“There are factors that go beyond our ability to heal,” added Jackson. “Many times, we could sure use a nice little vile of Lazerine and Resurrectine to make this experience more productive.” “We have a number patients who are walking miracles,” said Kissel. “For reasons we can’t explain, they have survived despite technology and expert opinion.”

     He recalled an elderly man who “already looked like a cadaver when Bruce and I admitted him to the hospital. We thought for sure he would die there. Next day, he was walking. Finally, he left the hospital and went on to live for a long time.”

     Jackson remembered a Code Blue when “This lady was in full cardiac arrest. She wasn’t breathing.

     “Had no heart beat for four minutes. We worked on her for about a half hour. Couldn’t bring her back. As I was telling her surgeon there was nothing we could do, she started breathing. Her heartbeat restored. She came into the office three weeks ago. Walking slower, but she’s fine now.”

     Kissel also had patients who are too busy to die. He recalled a middle aged stockbroker whom he admitted to the South Bay Hospital suffering from a heart attack. “He insisted on having a phone in his room. He acted like his heart attack was nothing more than a major inconvenience, seriously interfering with business. It was like, he simply could not afford to die.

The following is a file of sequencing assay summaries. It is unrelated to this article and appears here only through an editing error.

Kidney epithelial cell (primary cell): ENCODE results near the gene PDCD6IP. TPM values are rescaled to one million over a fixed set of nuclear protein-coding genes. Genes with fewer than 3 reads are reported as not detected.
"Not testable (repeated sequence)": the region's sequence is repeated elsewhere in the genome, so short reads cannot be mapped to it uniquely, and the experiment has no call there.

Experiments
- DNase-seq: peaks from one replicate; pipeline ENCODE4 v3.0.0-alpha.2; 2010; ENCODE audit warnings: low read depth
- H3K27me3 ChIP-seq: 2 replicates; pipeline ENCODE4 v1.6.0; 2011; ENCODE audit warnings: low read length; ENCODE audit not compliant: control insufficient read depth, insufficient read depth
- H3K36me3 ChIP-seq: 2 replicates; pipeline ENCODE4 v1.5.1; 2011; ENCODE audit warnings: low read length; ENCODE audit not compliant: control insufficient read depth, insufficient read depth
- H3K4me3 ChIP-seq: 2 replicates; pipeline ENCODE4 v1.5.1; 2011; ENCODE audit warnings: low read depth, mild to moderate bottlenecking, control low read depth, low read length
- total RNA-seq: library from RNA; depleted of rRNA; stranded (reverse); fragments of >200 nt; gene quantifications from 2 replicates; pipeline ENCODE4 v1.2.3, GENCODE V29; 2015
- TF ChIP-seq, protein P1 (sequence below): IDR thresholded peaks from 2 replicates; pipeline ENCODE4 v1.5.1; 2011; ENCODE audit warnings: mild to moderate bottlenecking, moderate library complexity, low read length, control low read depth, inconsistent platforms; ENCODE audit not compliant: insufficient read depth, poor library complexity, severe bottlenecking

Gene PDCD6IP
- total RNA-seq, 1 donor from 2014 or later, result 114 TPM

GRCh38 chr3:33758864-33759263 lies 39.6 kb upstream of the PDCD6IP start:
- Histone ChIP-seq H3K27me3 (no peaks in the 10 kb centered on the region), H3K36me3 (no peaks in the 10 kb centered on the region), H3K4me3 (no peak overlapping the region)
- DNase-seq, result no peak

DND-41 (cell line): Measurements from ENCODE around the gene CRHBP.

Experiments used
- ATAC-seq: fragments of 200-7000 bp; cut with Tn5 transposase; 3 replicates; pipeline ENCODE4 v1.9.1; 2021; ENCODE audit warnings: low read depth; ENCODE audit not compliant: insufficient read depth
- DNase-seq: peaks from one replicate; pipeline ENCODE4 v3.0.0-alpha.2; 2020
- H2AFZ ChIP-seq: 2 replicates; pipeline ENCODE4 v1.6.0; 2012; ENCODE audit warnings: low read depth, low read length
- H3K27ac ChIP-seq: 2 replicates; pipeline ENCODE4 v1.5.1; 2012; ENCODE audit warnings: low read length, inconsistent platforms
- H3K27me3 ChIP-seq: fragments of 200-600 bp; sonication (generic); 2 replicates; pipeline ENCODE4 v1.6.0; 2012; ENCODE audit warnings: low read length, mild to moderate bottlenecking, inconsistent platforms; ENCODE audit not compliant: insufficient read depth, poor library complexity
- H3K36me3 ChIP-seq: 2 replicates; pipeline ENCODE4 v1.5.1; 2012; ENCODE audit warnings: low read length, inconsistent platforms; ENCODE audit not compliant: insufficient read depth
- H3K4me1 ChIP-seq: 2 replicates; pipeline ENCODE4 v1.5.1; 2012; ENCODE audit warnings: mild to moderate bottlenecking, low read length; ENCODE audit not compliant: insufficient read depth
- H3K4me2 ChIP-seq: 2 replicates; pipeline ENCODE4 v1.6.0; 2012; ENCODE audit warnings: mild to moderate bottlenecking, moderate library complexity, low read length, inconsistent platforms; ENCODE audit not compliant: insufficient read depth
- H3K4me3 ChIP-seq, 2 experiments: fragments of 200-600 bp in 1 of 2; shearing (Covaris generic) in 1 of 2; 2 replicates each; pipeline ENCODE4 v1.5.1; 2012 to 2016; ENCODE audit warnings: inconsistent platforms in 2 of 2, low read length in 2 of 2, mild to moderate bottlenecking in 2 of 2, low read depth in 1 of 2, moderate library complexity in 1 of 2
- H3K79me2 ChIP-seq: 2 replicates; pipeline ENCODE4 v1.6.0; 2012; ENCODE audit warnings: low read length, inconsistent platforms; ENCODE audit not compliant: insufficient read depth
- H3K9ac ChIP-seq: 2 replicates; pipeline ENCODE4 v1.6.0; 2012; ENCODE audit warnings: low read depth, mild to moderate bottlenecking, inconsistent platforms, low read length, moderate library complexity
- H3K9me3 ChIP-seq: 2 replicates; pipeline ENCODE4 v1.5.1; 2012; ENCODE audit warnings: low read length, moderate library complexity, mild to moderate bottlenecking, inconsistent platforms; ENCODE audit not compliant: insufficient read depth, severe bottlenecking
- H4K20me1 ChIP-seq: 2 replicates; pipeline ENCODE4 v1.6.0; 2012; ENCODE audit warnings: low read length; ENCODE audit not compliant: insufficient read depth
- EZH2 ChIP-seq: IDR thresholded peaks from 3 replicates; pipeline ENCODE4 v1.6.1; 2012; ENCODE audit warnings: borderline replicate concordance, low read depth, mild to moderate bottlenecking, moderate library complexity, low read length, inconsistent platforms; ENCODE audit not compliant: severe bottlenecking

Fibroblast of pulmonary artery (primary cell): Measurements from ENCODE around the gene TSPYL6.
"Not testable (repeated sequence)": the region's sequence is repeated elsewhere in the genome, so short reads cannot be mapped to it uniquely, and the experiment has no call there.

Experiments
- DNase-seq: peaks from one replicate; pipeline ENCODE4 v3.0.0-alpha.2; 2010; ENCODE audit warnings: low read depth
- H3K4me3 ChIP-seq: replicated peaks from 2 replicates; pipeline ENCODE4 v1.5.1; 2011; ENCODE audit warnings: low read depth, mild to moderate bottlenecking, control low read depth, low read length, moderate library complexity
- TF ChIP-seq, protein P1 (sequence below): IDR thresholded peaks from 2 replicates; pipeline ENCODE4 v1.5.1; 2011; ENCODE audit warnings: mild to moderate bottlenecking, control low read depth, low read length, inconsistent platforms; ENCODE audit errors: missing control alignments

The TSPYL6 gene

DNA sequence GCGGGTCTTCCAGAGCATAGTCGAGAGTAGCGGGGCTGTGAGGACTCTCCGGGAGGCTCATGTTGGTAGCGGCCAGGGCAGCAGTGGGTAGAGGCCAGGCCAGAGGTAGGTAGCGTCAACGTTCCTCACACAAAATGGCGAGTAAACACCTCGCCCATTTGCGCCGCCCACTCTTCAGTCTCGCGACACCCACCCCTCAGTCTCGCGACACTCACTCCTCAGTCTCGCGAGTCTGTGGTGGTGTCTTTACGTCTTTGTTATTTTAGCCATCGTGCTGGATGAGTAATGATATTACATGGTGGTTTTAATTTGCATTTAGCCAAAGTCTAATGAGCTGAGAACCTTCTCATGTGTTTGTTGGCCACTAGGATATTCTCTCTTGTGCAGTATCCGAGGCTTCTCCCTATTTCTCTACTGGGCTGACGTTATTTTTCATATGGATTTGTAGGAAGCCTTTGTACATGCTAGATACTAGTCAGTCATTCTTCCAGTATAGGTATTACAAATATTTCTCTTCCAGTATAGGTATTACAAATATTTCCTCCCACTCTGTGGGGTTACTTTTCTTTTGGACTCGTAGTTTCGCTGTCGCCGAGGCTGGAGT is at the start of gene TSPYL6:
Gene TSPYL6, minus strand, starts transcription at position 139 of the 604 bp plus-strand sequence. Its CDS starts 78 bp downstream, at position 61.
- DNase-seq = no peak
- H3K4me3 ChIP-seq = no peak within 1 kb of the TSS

“When I visited him the next morning, he was on the phone chewing on a cigar. The bed was cluttered with papers. He actually waved me off, telling me to come back later. What a character.” Kissel laughed. “I’m sure he did just fine. Never came back.”

     Kissel believes that “people have a right to die. And under certain circumstances, withdrawing all treatment is not only logical but compassionate. If our culture reaches a point where it’s considered okay for a physician — like Dr. Jack Kevorkian — to assist a patient in dying, I’d find that extremely difficult.” The most neurotic patients, observes Jackson, are physicians themselves. “You run across one in the hall and he’ll say, ‘Got a minute? I got this pain in my chest. Make it go away, will you? “You have to grab him by the wrist and put him on a treadmill. “Believe me,” he went on, “doctors are more neurotic than regular patients who have no medical smarts. Of all people, they should know that denial will kill when you have heart disease.”

     Do the partners ever feel that since they literally hold the fate of their patients in their hands, they possess god-like powers?

     “Every day we are reminded that we are all in the same boat,” said Kissel. “We are no more invincible than our patients. We share the same feelings, we get just as sick as they do, and there’s no doubt that, inevitably, all of us will die.

     “I can only hope that what I do as a physician,” he continued, “will enhance the quality of someone else’s life and will give them a few extra years of happiness.”

     Although Jackson says that his wife, Susan, is his best friend, Kissel is more than a pal. “At 2:15 in the morning, when you’re double teaming, trying to bail a patient out of a deadly tailspin, and you look over and see your partner in action, that’s another view of the soul. No doubt about it, Gary is also my best friend.”